Deanna Cooley hired as school food service director
Princeton’s new school food service director is well aware that a large number of high school students at Princeton do not like that chocolate milk has been reduced from five days to one day per week this year.
Some parents have also questioned if their students, who burn calories in activities after school, are getting enough calories from the new lunch menus that came about because of new federal mandates.
Cooley, as a result of that feedback, is researching the up and downsides of going back to the amount of chocolate milk that was served before in school, and Cooley is also considering something more for those students who burn off calories after school.
Cooley is the replacement for longtime Princeton district food service director Teresa Danner, who resigned in August. Cooley began her job here on Oct. 1, which is at a time when the new federal school lunch nutrition regulations are taking effect. This is also the time of year when a lot of food service paperwork is due, said Cooley, whose longest term of employment was 15 years as a regional manager for Leeann Chin restaurants. She worked for Pizza Hut and some smaller restaurants before that in high school and college.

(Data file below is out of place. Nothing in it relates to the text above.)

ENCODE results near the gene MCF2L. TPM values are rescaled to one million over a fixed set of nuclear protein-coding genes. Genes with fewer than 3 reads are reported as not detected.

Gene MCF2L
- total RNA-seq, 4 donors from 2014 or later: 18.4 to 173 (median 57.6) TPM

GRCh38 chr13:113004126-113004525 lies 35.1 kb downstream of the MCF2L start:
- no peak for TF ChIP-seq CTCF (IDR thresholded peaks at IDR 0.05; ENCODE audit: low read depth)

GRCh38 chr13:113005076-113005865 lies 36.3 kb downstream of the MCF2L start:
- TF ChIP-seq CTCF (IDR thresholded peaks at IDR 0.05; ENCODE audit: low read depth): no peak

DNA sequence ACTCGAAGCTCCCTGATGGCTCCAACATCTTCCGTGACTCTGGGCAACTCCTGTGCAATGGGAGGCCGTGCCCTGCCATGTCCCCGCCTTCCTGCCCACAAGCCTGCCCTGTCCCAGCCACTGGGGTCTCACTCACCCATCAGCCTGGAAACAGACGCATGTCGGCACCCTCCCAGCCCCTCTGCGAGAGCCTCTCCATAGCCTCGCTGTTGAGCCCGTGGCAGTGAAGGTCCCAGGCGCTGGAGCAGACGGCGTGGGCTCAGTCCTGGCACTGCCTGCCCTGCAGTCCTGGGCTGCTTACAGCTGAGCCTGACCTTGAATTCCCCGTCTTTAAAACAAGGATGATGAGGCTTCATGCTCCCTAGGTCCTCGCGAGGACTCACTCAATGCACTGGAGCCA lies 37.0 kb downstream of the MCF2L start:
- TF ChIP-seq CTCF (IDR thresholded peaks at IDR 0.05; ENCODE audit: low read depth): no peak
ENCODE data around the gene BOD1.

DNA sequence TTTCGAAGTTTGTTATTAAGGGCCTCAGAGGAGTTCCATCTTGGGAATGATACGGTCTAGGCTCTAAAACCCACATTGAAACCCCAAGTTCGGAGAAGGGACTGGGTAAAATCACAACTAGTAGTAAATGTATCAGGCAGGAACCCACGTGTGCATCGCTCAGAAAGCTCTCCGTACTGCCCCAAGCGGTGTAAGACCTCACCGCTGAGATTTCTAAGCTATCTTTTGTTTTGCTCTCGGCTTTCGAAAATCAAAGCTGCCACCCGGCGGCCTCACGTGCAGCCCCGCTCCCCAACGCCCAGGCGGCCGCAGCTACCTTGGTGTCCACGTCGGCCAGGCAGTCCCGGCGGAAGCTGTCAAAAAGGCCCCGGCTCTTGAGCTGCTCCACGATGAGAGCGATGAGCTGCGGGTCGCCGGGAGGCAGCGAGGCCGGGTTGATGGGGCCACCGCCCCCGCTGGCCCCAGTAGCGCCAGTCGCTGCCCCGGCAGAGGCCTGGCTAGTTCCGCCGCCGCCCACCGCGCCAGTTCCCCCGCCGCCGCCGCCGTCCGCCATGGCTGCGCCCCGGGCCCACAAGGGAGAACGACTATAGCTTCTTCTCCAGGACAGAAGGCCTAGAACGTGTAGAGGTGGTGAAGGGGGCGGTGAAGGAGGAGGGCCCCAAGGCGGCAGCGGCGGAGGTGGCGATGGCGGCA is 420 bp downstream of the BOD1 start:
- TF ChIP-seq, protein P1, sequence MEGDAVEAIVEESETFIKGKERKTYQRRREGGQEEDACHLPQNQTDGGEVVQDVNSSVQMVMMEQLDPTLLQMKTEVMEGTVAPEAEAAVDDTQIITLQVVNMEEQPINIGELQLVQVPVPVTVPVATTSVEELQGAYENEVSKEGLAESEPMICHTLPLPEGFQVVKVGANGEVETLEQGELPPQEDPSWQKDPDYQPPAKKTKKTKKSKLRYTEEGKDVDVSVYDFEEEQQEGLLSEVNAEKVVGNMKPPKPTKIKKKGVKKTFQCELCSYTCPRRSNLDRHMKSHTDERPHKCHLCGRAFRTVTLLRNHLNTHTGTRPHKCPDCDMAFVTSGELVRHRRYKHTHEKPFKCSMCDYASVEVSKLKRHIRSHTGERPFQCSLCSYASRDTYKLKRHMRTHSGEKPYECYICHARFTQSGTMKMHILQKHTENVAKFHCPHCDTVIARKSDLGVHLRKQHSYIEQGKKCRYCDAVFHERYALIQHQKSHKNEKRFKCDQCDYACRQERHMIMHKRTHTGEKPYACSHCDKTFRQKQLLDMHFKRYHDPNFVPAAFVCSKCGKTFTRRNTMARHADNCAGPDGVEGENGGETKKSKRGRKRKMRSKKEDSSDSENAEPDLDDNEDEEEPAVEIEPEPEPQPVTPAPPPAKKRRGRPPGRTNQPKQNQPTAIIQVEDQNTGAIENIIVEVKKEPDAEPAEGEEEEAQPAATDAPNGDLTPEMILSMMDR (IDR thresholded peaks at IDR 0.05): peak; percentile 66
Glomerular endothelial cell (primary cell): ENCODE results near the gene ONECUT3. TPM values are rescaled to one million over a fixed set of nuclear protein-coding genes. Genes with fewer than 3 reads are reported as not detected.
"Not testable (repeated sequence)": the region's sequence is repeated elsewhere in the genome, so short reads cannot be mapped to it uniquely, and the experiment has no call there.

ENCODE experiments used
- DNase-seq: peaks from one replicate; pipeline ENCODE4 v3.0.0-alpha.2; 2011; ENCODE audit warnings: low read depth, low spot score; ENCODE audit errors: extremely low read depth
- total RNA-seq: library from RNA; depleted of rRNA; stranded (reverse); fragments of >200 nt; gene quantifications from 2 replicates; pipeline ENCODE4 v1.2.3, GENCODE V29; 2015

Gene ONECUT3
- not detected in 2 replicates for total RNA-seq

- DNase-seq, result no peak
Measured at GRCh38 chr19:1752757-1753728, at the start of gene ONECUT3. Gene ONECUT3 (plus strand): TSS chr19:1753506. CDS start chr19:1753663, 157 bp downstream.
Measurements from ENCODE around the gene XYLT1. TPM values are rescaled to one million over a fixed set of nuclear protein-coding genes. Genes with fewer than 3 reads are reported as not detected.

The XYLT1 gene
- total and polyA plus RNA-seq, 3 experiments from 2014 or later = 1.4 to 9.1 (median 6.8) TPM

Cooley’s earliest years of life were in Milwaukee, before moving to Fairmont, where she graduated from high school. The fact that she had siblings in California and liked the idea of living in that state, motivated her to move to L.A. to attend St. Mary’s College, she said, where she received a degree in art with a minor in business. She had originally thought of going into advertising, thus the art degree, and then changed her mind after trying an advertising internship.
Her last job, before becoming food service director in Princeton, was a year working in an elementary school kitchen in Foley.
She and husband Ken have lived in Princeton eight years and have two daughters – Emily in the eighth grade and Rachel in fifth.
“I’m excited to start this job,” Cooley said, “and change the food service to a new direction and make the children excited about the school menu changes.”
The new rules don’t allow using bread as a filler, so now the filler will be fruits and vegetables, she said. But to do that at some of the school kitchens in the district, some equipment must be purchased, she noted.
Cooley added that although the new government regulations bring challenges, it is not exactly brand new for her. She explained that she is familiar with the rules since the Foley schools had adopted much of the new menu guidelines last school year.
Really, the main thing is more fruits and vegetables than in the past and even more than what has been in Princeton schools since the start of this school year, she said.
Cooley also has her eye on the kitchen facilities in some of the Princeton schools – namely the small size at the high school and the old setup at South Elementary.
Cooley adds that she comes to the job with no preconceptions about what should be done, as she has never been a food service director before.
But she does have a long-term goal of adding breakfast at the high school.